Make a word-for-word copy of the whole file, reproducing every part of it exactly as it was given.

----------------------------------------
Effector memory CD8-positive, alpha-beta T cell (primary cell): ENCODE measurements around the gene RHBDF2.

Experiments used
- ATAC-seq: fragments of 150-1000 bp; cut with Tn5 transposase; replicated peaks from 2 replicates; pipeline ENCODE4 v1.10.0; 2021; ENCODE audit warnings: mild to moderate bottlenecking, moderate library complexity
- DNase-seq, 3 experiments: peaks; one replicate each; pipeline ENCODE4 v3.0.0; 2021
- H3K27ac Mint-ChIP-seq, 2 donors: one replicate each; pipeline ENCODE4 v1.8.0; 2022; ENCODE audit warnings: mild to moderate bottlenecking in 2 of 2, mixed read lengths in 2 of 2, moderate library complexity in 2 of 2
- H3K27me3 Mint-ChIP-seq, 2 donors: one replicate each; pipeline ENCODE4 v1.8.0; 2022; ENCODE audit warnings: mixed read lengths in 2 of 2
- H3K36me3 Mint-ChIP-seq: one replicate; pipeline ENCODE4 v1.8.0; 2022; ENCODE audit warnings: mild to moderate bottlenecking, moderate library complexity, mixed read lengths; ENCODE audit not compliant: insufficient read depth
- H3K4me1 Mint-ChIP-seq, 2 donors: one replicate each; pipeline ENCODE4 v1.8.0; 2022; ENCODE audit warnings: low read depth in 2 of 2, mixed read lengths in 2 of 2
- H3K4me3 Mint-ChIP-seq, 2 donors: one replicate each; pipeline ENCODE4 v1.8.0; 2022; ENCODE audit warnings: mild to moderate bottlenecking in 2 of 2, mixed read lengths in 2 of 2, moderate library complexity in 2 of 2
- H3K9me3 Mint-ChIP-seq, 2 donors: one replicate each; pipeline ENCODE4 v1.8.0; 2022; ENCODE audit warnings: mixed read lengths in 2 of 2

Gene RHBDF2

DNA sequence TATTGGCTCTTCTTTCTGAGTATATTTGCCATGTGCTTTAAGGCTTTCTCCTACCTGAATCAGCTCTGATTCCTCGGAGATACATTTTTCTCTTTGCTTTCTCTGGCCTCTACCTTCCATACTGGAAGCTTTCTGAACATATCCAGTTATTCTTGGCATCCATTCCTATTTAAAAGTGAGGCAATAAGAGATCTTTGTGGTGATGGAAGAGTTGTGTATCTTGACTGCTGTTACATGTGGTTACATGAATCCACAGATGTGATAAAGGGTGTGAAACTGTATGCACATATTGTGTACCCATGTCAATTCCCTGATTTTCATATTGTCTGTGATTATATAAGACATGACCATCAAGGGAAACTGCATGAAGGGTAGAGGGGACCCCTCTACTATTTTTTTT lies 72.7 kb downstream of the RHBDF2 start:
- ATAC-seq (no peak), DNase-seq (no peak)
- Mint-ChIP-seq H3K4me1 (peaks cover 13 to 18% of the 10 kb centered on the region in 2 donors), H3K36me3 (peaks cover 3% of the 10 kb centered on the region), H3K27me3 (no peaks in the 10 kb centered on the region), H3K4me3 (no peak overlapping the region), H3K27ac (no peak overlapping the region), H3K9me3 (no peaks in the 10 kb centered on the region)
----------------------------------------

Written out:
Effector memory CD8-positive, alpha-beta T cell (primary cell): ENCODE measurements around the gene RHBDF2.

Experiments used
- ATAC-seq: fragments of 150-1000 bp; cut with Tn5 transposase; replicated peaks from 2 replicates; pipeline ENCODE4 v1.10.0; 2021; ENCODE audit warnings: mild to moderate bottlenecking, moderate library complexity
- DNase-seq, 3 experiments: peaks; one replicate each; pipeline ENCODE4 v3.0.0; 2021
- H3K27ac Mint-ChIP-seq, 2 donors: one replicate each; pipeline ENCODE4 v1.8.0; 2022; ENCODE audit warnings: mild to moderate bottlenecking in 2 of 2, mixed read lengths in 2 of 2, moderate library complexity in 2 of 2
- H3K27me3 Mint-ChIP-seq, 2 donors: one replicate each; pipeline ENCODE4 v1.8.0; 2022; ENCODE audit warnings: mixed read lengths in 2 of 2
- H3K36me3 Mint-ChIP-seq: one replicate; pipeline ENCODE4 v1.8.0; 2022; ENCODE audit warnings: mild to moderate bottlenecking, moderate library complexity, mixed read lengths; ENCODE audit not compliant: insufficient read depth
- H3K4me1 Mint-ChIP-seq, 2 donors: one replicate each; pipeline ENCODE4 v1.8.0; 2022; ENCODE audit warnings: low read depth in 2 of 2, mixed read lengths in 2 of 2
- H3K4me3 Mint-ChIP-seq, 2 donors: one replicate each; pipeline ENCODE4 v1.8.0; 2022; ENCODE audit warnings: mild to moderate bottlenecking in 2 of 2, mixed read lengths in 2 of 2, moderate library complexity in 2 of 2
- H3K9me3 Mint-ChIP-seq, 2 donors: one replicate each; pipeline ENCODE4 v1.8.0; 2022; ENCODE audit warnings: mixed read lengths in 2 of 2

Gene RHBDF2

DNA sequence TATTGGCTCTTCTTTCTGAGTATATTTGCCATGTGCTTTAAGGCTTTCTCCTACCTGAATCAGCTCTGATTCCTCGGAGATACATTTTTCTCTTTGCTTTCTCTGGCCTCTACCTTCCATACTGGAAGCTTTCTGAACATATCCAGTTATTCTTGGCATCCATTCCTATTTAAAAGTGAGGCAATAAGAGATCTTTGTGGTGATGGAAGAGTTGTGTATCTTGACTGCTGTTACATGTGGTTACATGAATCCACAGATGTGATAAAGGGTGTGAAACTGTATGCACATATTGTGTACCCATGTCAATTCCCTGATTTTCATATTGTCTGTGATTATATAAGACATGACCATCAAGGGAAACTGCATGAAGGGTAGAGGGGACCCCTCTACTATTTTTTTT lies 72.7 kb downstream of the RHBDF2 start:
- ATAC-seq (no peak), DNase-seq (no peak)
- Mint-ChIP-seq H3K4me1 (peaks cover 13 to 18% of the 10 kb centered on the region in 2 donors), H3K36me3 (peaks cover 3% of the 10 kb centered on the region), H3K27me3 (no peaks in the 10 kb centered on the region), H3K4me3 (no peak overlapping the region), H3K27ac (no peak overlapping the region), H3K9me3 (no peaks in the 10 kb centered on the region)